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Liu Y.,Huazhong University of Science and Technology | Liu Y.,Institute of Health Surveillance | Xi P.,National Research Council Canada | Joseph M.,U.S. National Institute for Occupational Safety and Health | And 5 more authors.
Annals of Occupational Hygiene | Year: 2014

This study aims to elucidate variations in head-and-face shape among the Chinese civilian workers. Most respirator manufacturers are using outdated, Western anthropometric data to design respirators for the Chinese workers. Therefore, newly acquired anthropometric data specific to the Chinese population are needed to create more effective personal protective equipment. The three-dimensional (3D) head scans of 350 participants, who were selected from the 3000 participants in the 2006 Chinese Anthropometric Survey, were processed using geometric processing techniques. Each scan was then linked with the others, making statistical shape analysis on a dense set of 3D points possible. Furthermore, this provided for the reduction of scan noise as well as for the patching of holes. Following general scan correspondence and fine tuning, principal component analysis was used to analyze the variability in head-and-face shape of the 3D images. More than 90% of the variability among head-and-face shapes was accounted for with 26 principal components. Future study is recommended so the overall usefulness of the point cloud-based approach for the quantification of variations in facial morphology may be determined. © 2015 The Author 2015. Published by Oxford University Press on behalf of the British Occupational Hygiene Society.

Liu Y.,Key Laboratory of Environment and Health | Liu Y.,Institute of Health Surveillance | Rong Y.,Key Laboratory of Environment and Health | Steenland K.,Emory University | And 4 more authors.
Epidemiology | Year: 2014

BACKGROUND: The association between crystalline silica exposure and risk of heart disease mortality remains less clear. METHODS: We investigated a cohort of 42,572 Chinese workers who were potentially exposed to crystalline silica and followed from 1960 to 2003. Cumulative silica exposure was estimated by linking a job-exposure matrix to each person's work history. Low-level silica exposure was defined as never having held a job with an exposure higher than 0.1 mg/m. We estimated hazard ratios (HRs) in exposure-response analyses using Cox proportional hazards model. RESULTS: We identified 2846 deaths from heart disease during an average of 35 years follow-up. Positive exposure-response trends were observed for cumulative silica exposure associated with mortality from total heart disease (HRs for increasing quartiles of cumulative silica exposure compared with the unexposed group = 0.89, 1.09, 1.32, 2.10; P for linear trend < 0.001) and pulmonary heart disease (0.92, 1.39, 2.47, 5.46; P for linear trend < 0.001). These positive trends remained among workers with both high- and low-level silica exposure. There was also a positive trend for ischemic heart disease among workers with low-level exposure, with quartile HRs of 1.04, 1.13, 1.52, and 1.60 (P for linear trend < 0.001). CONCLUSION: Low-level crystalline silica exposure was associated with increased mortality from heart disease, including pulmonary heart disease and ischemic heart disease, whereas high-level exposure mainly increased mortality from pulmonary heart disease. Current permissible exposure limits for crystalline silica in many countries may be insufficient to protect people from deaths due to heart disease. Copyright © 2014 by Lippincott Williams & Wilkins.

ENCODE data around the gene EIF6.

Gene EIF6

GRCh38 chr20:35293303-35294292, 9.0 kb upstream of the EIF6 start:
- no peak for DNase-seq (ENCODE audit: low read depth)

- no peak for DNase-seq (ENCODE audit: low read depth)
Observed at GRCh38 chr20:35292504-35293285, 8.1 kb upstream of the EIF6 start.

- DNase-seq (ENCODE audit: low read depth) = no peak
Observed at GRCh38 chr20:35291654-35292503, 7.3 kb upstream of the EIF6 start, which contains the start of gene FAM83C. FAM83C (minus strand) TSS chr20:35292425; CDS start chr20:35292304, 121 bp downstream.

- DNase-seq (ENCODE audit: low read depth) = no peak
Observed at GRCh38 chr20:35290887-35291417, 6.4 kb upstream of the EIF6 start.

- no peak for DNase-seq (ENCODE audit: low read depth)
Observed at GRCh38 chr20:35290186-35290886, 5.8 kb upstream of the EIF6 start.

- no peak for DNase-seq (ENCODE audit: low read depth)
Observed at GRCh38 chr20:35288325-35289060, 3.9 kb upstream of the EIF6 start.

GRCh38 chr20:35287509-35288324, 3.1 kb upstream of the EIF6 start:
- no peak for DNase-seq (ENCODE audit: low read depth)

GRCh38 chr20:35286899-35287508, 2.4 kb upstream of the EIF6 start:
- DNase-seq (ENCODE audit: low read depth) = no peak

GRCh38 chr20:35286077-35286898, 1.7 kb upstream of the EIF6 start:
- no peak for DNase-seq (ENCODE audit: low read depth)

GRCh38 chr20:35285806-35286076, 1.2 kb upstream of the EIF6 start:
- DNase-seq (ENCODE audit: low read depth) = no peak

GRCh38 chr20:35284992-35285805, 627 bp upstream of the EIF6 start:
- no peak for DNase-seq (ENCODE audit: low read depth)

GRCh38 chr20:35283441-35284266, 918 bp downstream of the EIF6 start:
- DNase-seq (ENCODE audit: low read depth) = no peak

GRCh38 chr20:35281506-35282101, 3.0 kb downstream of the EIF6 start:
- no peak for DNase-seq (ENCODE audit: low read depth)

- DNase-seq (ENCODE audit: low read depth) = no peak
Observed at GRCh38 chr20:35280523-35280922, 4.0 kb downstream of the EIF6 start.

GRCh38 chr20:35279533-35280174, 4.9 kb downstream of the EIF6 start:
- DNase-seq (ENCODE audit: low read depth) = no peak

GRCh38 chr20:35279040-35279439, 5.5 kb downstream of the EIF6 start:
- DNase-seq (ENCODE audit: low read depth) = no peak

Liu Y.,Institute of Health Surveillance | Liu Y.,U.S. National Institute for Occupational Safety and Health | Beaucham C.C.,U.S. National Institute for Occupational Safety and Health | Pearce T.A.,URS Corporation | Zhuang Z.,U.S. National Institute for Occupational Safety and Health
PLoS ONE | Year: 2014

Background: Nanoparticle emission assessment technique was developed to semi-quantitatively evaluate nanomaterial exposures and employs a combination of filter based samples and portable real-time particle monitors, including a condensation particle counter (CPC) and an optical particle counter (OPC), to detect nanomaterial releases. This laboratory study evaluated the results from CPC and OPC simultaneously measuring a polydisperse aerosol to assess their variability and accuracy. Methods and Results: Two CPCs and two OPCs were used to evaluate a polydisperse sodium chloride aerosol within an enclosed chamber. The measurement results for number concentration versus time were compared between paired particle monitors of the same type, and to results from the Scanning Mobility Particle Spectrometer (SMPS) which was widely used to measure concentration of size-specific particles. According to analyses by using the Bland-Altman method, the CPCs displayed a constant mean percent difference of -3.8% (95% agreement limits: -9.1 to 1.6%; range of 95% agreement limit: 10.7%) with the chamber particle concentration below its dynamic upper limit (100,000 particles per cubic centimeter). The mean percent difference increased from -3.4% to -12.0% (range of 95% agreement limits: 7.1%) with increasing particle concentrations that were above the dynamic upper limit. The OPC results showed the percent difference within 15% for measurements in particles with size ranges of 300 to 500 and 500 to 1000 regardless of the particle concentration. Compared with SMPS measurements, the CPC gave a mean percent difference of 22.9% (95% agreement limits: 10.5% to 35.2%); whereas the measurements from OPC were not comparable. Conclusions: This study demonstrated that CPC and OPC are useful for measuring nanoparticle exposures but the results from an individual monitor should be interpreted based upon the instrument's technical parameters. Future research should challenge these monitors with particles of different sizes, shapes, or composition, to determine measurement comparability and accuracy across various workplace nanomaterials. © 2014 Liu et al.